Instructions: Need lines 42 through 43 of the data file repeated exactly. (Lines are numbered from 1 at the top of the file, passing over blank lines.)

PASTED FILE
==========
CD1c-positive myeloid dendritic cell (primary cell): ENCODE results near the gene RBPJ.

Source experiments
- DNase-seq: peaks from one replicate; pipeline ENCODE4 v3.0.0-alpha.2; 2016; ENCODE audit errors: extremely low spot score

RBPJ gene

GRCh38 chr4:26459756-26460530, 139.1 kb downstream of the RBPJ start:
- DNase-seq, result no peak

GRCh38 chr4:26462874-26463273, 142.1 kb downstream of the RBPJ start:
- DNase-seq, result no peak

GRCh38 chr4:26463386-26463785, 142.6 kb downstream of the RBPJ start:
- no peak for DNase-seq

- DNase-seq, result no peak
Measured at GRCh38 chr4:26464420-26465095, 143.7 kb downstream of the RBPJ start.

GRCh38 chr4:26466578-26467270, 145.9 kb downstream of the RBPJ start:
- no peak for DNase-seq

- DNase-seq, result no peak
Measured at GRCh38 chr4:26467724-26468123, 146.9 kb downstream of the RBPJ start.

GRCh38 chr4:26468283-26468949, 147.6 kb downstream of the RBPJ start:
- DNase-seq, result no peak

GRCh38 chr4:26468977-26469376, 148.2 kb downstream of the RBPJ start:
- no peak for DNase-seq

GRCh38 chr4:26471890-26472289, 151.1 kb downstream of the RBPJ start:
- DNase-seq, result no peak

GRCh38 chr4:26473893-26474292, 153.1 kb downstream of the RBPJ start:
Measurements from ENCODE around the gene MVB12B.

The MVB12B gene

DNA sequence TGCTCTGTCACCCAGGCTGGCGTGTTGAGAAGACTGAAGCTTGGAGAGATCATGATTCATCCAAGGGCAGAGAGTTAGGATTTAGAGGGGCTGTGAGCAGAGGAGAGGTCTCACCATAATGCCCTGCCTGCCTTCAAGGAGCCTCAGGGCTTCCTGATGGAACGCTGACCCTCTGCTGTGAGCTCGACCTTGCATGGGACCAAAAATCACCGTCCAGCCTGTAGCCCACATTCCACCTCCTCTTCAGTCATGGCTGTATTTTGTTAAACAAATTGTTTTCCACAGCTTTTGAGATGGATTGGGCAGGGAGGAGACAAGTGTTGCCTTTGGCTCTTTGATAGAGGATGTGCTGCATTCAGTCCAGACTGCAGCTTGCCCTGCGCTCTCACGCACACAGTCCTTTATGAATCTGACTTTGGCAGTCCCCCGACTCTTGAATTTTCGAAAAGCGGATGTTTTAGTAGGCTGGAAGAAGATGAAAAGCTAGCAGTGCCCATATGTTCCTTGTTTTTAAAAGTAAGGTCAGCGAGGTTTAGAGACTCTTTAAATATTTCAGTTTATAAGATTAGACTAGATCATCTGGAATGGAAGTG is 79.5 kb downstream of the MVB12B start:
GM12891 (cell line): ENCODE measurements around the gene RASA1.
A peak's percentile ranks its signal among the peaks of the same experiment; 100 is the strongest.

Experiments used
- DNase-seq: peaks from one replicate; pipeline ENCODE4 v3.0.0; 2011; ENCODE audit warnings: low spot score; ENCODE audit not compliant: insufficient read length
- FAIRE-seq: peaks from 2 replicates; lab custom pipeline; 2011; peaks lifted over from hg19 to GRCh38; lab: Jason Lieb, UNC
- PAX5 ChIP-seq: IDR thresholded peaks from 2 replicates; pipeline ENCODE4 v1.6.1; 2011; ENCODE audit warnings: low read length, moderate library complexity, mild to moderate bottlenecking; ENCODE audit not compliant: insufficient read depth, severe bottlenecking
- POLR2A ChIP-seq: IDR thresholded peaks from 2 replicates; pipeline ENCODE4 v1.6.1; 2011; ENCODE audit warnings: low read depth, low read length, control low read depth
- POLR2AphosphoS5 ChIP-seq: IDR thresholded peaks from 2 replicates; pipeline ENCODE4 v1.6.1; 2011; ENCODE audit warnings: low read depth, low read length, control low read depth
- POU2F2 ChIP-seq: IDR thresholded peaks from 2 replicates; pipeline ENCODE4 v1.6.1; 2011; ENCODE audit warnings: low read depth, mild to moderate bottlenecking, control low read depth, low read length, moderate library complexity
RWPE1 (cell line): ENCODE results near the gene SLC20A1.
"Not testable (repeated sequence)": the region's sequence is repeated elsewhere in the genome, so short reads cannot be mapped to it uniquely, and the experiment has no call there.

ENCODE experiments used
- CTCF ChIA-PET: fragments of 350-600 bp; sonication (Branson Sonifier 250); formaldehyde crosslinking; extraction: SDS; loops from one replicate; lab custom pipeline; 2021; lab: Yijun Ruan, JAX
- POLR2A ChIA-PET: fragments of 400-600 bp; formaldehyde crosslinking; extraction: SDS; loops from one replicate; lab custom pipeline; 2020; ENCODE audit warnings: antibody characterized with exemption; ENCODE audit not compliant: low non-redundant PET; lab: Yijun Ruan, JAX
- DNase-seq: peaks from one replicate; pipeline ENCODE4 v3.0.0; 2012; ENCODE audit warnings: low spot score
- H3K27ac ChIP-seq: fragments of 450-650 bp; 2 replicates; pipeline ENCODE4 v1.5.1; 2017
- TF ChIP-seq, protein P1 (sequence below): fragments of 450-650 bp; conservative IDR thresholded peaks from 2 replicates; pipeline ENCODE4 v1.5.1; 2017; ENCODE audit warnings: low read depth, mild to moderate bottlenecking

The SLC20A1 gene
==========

- H3K27ac ChIP-seq: fragments of 450-650 bp; 2 replicates; pipeline ENCODE4 v1.5.1; 2017
- TF ChIP-seq, protein P1 (sequence below): fragments of 450-650 bp; conservative IDR thresholded peaks from 2 replicates; pipeline ENCODE4 v1.5.1; 2017; ENCODE audit warnings: low read depth, mild to moderate bottlenecking